- Passage of a package of laws designed to combat housing discrimination across New York state. The FHJC served as a consultant on a landmark investigative report in Newsday, Long Island Divided, which uncovered the discriminatory practices of real estate agents and companies on Long Island. The story helped shape a variety of bills and push for their passage, resulting in nine new state laws that cover a broad range of issues, including new training requirements for real estate professionals, directions to state and local agencies to enforce fair housing laws, and increased financial resources to fight housing discrimination.
- A lawsuit resolution with real estate giant Redfin. The FHJC and nine other fair housing organizations from across the country settled a lawsuit against Redfin Corporation that will expand opportunities for consumers in communities of color on Long Island and across the nation. The ten organizations alleged that Redfin’s minimum home price policy discriminated against buyers and sellers of homes in communities of color, perpetuating racial segregation and contributing to the racial wealth gap; Redfin was perpetuating the historic redlining rooted in generations of discrimination. Redfin agreed to significant changes in how it conducts business and over $4 million in damages, including investments in homeownership for people of color.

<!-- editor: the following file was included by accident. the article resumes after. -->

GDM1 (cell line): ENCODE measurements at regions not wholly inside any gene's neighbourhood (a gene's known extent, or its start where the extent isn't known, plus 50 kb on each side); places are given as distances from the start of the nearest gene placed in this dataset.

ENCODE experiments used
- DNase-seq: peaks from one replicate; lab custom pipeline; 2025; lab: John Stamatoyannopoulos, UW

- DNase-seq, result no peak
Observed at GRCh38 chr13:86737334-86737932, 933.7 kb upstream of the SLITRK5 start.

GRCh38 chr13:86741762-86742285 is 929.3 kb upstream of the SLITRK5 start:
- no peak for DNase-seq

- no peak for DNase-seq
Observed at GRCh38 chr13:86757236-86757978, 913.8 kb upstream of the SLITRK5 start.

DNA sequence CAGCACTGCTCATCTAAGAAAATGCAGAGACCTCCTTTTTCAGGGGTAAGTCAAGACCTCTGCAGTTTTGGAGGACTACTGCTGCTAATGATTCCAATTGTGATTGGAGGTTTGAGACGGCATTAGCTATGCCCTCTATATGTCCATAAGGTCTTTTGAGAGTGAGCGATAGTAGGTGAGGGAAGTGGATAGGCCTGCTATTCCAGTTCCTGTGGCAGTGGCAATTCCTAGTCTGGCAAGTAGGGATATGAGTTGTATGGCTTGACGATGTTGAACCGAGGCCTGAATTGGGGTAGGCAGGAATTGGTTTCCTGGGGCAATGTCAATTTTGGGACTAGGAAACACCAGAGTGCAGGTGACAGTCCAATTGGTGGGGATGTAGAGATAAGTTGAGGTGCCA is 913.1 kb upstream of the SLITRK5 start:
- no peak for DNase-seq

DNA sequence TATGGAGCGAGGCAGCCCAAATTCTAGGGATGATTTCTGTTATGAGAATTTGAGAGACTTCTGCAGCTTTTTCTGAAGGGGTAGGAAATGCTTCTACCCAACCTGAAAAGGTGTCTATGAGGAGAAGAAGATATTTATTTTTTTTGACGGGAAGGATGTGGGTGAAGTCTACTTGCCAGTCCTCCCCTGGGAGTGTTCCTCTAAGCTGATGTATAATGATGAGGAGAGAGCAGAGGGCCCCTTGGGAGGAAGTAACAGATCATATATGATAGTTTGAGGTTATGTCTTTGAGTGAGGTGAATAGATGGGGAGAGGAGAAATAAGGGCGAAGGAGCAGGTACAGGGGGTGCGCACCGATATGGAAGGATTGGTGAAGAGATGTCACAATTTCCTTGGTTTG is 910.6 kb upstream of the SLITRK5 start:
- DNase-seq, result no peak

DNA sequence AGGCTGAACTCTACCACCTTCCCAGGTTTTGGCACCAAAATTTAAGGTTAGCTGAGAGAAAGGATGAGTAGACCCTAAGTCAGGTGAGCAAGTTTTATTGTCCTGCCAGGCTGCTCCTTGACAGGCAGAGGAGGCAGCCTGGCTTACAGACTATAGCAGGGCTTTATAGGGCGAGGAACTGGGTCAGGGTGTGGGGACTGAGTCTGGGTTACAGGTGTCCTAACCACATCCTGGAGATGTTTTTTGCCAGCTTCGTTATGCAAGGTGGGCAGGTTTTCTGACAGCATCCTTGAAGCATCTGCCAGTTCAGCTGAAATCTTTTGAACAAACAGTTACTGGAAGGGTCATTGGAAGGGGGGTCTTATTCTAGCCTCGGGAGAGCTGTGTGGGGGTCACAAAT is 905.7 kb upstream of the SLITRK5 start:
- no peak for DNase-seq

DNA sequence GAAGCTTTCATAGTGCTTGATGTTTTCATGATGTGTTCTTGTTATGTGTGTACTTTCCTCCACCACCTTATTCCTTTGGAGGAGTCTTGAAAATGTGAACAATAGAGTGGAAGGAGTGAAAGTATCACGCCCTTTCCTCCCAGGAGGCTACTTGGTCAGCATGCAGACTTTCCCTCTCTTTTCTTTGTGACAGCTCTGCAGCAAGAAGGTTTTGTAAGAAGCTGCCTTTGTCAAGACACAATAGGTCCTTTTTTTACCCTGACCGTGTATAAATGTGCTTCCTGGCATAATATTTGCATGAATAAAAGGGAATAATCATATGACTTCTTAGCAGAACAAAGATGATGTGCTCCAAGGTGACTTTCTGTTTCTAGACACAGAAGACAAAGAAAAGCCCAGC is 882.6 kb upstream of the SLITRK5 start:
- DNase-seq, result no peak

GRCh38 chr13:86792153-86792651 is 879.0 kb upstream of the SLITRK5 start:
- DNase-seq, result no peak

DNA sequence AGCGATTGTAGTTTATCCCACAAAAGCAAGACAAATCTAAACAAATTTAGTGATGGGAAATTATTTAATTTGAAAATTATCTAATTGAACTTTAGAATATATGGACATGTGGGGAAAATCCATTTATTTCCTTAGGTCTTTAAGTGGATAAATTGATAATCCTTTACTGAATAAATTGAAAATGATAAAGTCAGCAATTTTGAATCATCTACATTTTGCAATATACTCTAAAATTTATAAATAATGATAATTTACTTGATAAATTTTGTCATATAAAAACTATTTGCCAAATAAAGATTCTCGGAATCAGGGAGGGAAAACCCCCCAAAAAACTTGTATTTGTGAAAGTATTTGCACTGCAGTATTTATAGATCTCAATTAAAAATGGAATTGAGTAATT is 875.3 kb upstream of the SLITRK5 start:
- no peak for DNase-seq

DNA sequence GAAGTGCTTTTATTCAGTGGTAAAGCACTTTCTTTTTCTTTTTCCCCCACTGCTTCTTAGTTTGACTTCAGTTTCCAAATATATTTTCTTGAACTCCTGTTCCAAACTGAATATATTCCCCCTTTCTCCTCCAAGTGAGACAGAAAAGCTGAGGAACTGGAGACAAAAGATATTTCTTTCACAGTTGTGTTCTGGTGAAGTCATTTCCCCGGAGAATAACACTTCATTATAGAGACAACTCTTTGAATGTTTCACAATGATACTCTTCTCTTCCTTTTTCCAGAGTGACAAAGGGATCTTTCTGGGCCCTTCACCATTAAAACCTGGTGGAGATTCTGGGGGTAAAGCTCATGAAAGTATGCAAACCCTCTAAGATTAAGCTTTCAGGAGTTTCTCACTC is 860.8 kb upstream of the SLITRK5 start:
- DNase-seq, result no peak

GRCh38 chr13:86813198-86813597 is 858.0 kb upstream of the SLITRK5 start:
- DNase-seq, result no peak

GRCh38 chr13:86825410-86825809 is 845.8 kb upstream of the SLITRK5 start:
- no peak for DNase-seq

- Working on behalf of people with disabilities to hold real estate developers accountable when they design and construct buildings that are not accessible, by bringing enforcement actions against them which result in fully accessible housing. Through two settlements, the FHJC helped to enforce accessibility requirements at three luxury apartment buildings, the Forge, Ashland, and Nicole, which are all owned by the same group and have nearly 1,000 units between them. The FHJC also expanded its use of the Adele Friedman Housing Accessibility Fund (AFHAF), which provides financial and other assistance to people with disabilities seeking needed modifications to their homes.
- Continuing the fight against source-of-income (SOI) discrimination, which has been illegal in New York City for nearly fifteen years and statewide for three years. The FHJC conducted dozens of investigations and filed several lawsuits in 2022 alleging discrimination by housing providers who refuse to rent to voucher holders. For details, look at some of our lawsuits filed in August and May.
- Fighting for the rights of Deaf and hard of hearing people to receive access to addiction treatment in residential facilities. Through lawsuit resolutions, the FHJC has helped to ensure that people who are Deaf or hard of hearing will now be provided interpreters, allowing them to access lifesaving treatment. To raise awareness about this critical issue and reach those who need treatment, the FHJC released a short educational video, featuring Academy Award nominee Paul Raci (Sound of Metal).
- Growing to its largest size ever, with 17 full-time employees and hundreds of testers. This has allowed us to gain more momentum in our fight to make New York open, accessible, and inclusive. The FHJC has a new Executive Director, Elizabeth Grossman, and a new Board President, Anne Nacinovich. Both are excited to build on the organization’s strong foundation and to continue the pursuit of FHJC’s mission with more resources than ever before.
These are just a few highlights from a busy year. With your help, we can make 2023 even more remarkable.